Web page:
Does a smartphone need a stylus?
Samsung’s S Pen has been around for a long while. It’s as iconic as Paris Hilton’s chihuahuas in the 2000s (RIP to them all). Last year’s Ultra was the first time it appeared in the regular Galaxy lineup after the sunsetting of the Galaxy Note series of yore. But functionally, it’s similar to what the S Pen could do before it. You can pop it out for drawing and cropping when the situation on screen calls for it—accommodating for business people doing precise things, like needing to move a cursor within a document or having to sign off on a contract while in line somewhere. But I’m starting to realize this screen is too limited for anything art driven. Granted, I’m not an artist, but if I imagine myself as a college student (again), the S Pen would feel much more appropriate docked inside a gadget like the Z Fold 4, with can open up into a larger display that’s fit for highlighting and making digital notes. That’s a form factor that lends itself to a stylus rather than the cramped screen on the S23 Ultra.
The other problem with the S Pen is that it requires its own space inside the chassis to dock. That’s the tradeoff for a phone slightly too big for your pocket or those straddling gaming controllers. As much as the S Pen is an iconic tool, I don’t know that it belongs on a smartphone anymore, even if you can use it as a Bluetooth controller.
Samsung’s version of Android
The Galaxy S23 Ultra ships with One UI 5, based on the latest version of Android 13. The One UI 5.1 update is the one that everyone’s waiting for right now, since it includes features like Bixby Text Calling, which works similarly to the Pixel’s Screen Calling. This feature is now live in English (it was available only in Korea until now), but I couldn’t get it to work during my testing period. I hope to revisit this and some of Bixby’s other features later, as I’m curious to understand the benefits of sticking with it over the tried-and-true (even if sometimes frustrating) Google Assistant.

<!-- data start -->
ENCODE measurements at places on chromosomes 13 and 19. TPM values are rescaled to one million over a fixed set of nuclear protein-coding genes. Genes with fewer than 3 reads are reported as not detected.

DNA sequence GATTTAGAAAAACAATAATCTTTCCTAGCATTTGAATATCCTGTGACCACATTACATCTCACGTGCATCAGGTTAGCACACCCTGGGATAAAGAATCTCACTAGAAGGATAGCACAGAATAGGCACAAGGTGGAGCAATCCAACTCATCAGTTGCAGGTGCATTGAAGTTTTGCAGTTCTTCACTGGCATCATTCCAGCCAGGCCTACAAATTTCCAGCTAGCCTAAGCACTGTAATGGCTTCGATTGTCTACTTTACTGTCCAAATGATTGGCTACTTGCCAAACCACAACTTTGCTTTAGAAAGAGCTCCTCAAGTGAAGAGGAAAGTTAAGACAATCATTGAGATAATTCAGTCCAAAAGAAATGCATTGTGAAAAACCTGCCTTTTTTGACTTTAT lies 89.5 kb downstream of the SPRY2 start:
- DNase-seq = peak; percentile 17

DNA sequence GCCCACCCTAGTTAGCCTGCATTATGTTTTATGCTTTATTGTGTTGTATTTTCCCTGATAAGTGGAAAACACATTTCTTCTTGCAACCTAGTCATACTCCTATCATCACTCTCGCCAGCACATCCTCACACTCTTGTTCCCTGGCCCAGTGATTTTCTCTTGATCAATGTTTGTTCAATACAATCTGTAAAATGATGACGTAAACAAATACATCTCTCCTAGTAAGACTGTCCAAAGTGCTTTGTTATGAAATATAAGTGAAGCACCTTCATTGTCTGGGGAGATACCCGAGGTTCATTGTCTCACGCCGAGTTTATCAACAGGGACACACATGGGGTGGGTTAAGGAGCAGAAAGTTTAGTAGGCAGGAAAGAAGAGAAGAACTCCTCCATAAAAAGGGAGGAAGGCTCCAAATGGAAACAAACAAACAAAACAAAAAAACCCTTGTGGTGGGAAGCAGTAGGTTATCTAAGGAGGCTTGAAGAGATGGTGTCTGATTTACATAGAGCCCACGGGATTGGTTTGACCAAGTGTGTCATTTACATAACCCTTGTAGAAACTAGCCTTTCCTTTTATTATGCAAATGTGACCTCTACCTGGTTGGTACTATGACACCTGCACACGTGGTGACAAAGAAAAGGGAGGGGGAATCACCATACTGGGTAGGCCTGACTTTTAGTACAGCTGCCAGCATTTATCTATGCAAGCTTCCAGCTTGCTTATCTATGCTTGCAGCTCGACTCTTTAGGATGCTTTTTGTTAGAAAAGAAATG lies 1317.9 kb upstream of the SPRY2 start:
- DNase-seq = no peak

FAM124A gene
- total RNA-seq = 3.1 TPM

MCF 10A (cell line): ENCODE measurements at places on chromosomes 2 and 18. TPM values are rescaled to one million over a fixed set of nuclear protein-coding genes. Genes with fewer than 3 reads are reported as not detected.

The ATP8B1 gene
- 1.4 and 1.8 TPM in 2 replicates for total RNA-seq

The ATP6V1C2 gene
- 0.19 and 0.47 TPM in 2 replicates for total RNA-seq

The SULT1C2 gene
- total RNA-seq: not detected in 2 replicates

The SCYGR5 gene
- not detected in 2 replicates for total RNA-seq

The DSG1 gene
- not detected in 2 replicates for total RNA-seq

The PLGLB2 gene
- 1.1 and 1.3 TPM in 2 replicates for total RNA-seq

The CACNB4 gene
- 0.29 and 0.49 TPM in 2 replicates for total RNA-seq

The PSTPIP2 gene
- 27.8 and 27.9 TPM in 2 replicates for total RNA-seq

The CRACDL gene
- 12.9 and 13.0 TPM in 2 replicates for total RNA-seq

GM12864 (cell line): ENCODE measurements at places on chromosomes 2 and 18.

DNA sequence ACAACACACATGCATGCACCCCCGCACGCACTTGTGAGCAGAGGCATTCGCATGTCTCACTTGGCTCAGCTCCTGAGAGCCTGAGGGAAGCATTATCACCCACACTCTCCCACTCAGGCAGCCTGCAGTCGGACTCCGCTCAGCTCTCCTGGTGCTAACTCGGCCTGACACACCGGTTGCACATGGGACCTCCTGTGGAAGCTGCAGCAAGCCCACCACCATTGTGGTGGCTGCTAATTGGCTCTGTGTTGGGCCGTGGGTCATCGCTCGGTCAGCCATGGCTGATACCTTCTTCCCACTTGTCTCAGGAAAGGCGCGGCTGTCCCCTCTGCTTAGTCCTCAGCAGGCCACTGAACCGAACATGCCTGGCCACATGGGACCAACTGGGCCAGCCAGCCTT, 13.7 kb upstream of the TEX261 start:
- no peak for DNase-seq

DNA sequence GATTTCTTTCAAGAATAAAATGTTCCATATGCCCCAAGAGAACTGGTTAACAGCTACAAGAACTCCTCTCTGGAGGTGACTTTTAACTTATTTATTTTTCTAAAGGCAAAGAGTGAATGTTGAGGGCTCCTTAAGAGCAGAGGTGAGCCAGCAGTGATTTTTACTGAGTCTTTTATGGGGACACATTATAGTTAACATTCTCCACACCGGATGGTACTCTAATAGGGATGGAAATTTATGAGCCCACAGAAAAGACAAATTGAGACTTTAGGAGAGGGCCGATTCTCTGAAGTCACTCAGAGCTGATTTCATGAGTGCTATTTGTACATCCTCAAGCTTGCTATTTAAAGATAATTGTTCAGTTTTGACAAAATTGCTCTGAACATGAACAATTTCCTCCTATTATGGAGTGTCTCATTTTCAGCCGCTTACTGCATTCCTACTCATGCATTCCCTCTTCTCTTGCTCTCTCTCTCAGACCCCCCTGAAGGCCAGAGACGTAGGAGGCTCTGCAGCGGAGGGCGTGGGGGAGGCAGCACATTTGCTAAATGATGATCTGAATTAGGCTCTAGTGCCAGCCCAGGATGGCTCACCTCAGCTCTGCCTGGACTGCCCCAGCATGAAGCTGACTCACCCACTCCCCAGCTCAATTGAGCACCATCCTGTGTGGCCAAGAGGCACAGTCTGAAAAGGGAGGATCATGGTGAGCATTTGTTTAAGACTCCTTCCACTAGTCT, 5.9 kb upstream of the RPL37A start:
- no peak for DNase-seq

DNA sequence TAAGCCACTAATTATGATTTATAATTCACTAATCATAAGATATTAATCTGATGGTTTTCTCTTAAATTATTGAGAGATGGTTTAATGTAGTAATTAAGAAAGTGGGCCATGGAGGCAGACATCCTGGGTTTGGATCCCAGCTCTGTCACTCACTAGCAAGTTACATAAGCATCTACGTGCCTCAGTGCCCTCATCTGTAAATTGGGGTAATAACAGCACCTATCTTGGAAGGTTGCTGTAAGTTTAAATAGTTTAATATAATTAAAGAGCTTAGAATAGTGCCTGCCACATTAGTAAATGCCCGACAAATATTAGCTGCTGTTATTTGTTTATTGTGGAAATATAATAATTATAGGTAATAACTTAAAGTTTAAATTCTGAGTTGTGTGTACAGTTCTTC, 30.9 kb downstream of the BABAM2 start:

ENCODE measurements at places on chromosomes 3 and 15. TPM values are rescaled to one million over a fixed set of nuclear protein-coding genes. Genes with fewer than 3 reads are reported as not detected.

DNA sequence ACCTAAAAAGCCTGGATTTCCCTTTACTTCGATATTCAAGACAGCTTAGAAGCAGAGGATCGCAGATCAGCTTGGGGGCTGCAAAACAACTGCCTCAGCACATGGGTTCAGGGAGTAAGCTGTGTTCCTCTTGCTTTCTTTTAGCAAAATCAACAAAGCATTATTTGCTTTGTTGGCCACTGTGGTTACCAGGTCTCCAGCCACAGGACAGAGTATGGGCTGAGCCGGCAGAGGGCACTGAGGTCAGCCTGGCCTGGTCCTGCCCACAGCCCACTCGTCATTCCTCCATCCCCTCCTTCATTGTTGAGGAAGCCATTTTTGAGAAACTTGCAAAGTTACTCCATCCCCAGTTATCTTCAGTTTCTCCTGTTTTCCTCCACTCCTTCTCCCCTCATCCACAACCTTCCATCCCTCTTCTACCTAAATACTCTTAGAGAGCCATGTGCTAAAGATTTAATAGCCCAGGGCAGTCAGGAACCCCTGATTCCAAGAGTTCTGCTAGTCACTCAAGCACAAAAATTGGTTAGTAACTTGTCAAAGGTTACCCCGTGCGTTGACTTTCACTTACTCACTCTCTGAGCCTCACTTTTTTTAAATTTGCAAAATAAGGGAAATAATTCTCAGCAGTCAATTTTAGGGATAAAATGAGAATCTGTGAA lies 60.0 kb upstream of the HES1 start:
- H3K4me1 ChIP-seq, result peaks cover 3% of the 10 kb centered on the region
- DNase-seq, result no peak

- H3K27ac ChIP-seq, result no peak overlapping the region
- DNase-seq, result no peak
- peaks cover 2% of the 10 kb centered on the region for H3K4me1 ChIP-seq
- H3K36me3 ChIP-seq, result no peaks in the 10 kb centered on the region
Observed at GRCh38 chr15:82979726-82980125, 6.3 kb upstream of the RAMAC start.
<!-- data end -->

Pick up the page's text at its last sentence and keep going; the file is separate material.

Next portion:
I don’t mind Samsung’s version of Android, especially not since adopting the foldable. I realized it comes with the benefit of Samsung tweaking what Google gave it to its devices, even if it doesn’t have any semblance of Android’s interface framework, called Material You. Samsung offers some neat integration with Microsoft’s Your Phone app on Windows PCs that’s beyond the default experience, including the ability to control your device from the desktop remotely. There’s also the ability to snap a photo in Expert RAW and have it immediately populate in Adobe Lightroom. These abilities are nice to have, but like the Galaxy S22 Ultra last year, I hardly ever considered using them after the review period was over. They’re not a reason to go out and buy a phone.
Still too much phone
I know there are people out there salivating over the Galaxy S23 Ultra. They want the best that Samsung has to offer in its lineup, whether it’s for bragging rights or because they want all those lenses and this is the only camera they’ll own. I get all that, but I still think the Ultra is a bit of overkill in a market where we’re all screaming for a deal. There are still two other models of the Galaxy S23 that I have yet to review, and though they’re smaller devices with slightly different chassis, they more or less deliver the same Samsung experience across the board for less. They’re priced a little over the Pixel 7 lineup, starting at $800 and $1,000 for the S23 and S23+, respectively.
If you’re going to spend a starting price of $1,200 on any Android smartphone, I’m pleading with you to get a foldable instead. Yes, it’s a new kind of form factor with dubious longevity, but it’s not going away any time soon. For many, even those who want the best, camera fidelity will reach a point diminishing returns. But a foldable drastically changes every user’s experience. There is more competition cropping up overseas and the rumor mill is getting louder as more manfacturers are hopping on board this new smartphone fad. At the very least, if you’re spending a whopping amount of money on a smartphone, get something that’s a bonafide phone and a tablet for the price.
Better and better cameras are perhaps not what each new generation of a phone should be targeting, at least anymore.